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CEO AllenWargent Property Buyers, & WargentAdvisory (institutional). 6 x finance author.

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Tuesday, 6 October 2015

Trade deficit persists at $3bn

Trade deficit #17...

Expectations were pretty much on the money for August's International Trade in Goods & Services figures.

An increase in iron ore and coal export values was offset by an unwinding of the preceding month's spike in gold exports, while imports also increased to be a surprising +8.3 per cent higher over the year.

Imports of consumer goods have been particularly strong given the weakening dollar, which may be a signal that domestic consumer activity is rising.

The seasonally adjusted deficit for the month of $3,095 million August was the 17th consecutive deficit and the fourth time this year that the deficit has exceeded $3 billion.

The July trade deficit was also revised out to $2.8 billion, although the 3mMA result is at least improving somewhat after April's blowout.

While this was a weak headline result it is expected that LNG exports from Gladstone - which are due to begin to ramp up from this month - should begin to pare back the deficit over the year ahead.

The lower dollar may also eventually have an impact on imports and overseas departures. 

Merchandise exports

As mused here earlier this week, August 2015 was the first time in 16 months that the value of monthly merchandise exports in original terms were higher than in the prior year corresponding period, albeit only marginally so.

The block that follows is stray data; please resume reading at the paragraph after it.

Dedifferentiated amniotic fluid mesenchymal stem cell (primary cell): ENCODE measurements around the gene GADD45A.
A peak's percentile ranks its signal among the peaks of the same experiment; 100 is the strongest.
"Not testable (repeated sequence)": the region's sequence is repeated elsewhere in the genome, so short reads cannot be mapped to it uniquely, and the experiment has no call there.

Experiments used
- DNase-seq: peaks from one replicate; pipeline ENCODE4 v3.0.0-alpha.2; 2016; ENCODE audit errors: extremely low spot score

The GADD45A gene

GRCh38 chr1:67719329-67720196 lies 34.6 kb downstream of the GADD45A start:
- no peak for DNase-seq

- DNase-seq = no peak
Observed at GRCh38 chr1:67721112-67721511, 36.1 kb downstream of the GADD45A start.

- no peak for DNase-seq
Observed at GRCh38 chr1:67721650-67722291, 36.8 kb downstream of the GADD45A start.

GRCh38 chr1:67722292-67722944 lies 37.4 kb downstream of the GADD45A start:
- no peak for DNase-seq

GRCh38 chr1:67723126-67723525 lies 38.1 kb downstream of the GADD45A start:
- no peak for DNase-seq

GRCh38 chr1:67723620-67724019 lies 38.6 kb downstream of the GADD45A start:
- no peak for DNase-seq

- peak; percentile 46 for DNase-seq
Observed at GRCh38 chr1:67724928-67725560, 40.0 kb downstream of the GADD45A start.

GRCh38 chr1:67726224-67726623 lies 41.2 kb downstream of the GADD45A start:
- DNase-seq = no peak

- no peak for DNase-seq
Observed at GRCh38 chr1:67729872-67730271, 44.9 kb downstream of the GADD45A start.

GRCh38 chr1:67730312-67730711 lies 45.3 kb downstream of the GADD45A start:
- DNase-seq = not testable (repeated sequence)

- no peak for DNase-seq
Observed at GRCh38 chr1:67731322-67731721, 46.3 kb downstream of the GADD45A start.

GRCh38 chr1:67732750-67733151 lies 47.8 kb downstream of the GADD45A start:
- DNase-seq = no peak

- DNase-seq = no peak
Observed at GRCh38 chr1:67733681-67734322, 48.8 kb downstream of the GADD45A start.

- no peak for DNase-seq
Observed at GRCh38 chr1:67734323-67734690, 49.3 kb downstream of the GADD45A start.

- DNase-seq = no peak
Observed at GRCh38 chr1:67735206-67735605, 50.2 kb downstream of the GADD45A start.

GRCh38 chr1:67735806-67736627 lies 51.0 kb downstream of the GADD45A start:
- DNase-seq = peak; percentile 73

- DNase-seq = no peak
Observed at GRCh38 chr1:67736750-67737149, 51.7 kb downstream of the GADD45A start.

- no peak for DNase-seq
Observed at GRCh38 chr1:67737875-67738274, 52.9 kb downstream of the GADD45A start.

Services of exports were relatively flat in the month at $5.3 billion.

Of the merchandise exports the lower dollar has helped to drive up export values of certain line iterms such as meat, fruit & nuts (not the chocolate bar), alcoholic beverages, and various other export types.

For the big ticket export commodities the August result essentially tracked expectations with estimated iron ore, LNG and coal export FOB values all ticking higher in the month, but gold exports inevitably reversing some of the massive +60 per cent spike of the preceding month. 

China dependency

Despite a notable decline in export values to a rolling annual total of $81.1 billion to China, the largest trading partner continued to account for some 32 per cent of total exports, which is quite some dependency.

The was a sizeable +44 per cent jump in exports to India in the month to $1.2 billion. This took annual exports to India up to $10.3 billion which is the highest rolling annual total in the 23 months since September 2013.

At the state level there were year-on-year increases in estimated export FOB values from Queensland (+16 per cent), New South Wales (+15 per cent) and Victoria (+14 per cent), but these were offset by the decline in Western Australia (-10 per cent) which has followed on from the iron ore price correction.

Queensland's monthly trade balance is now improving steadily as export volumes ramp up.

Tourism & services

Finally the tourism economy continues to improve significantly thanks to the lower dollar, which has helped to drive a partial rebound in the services trade balance.

Tourism from China in particular has exploded, with one economist estimating that this sector has accounted for some 7 per cent of GDP growth.

Overall, though, a pretty weak set of numbers, all things considered.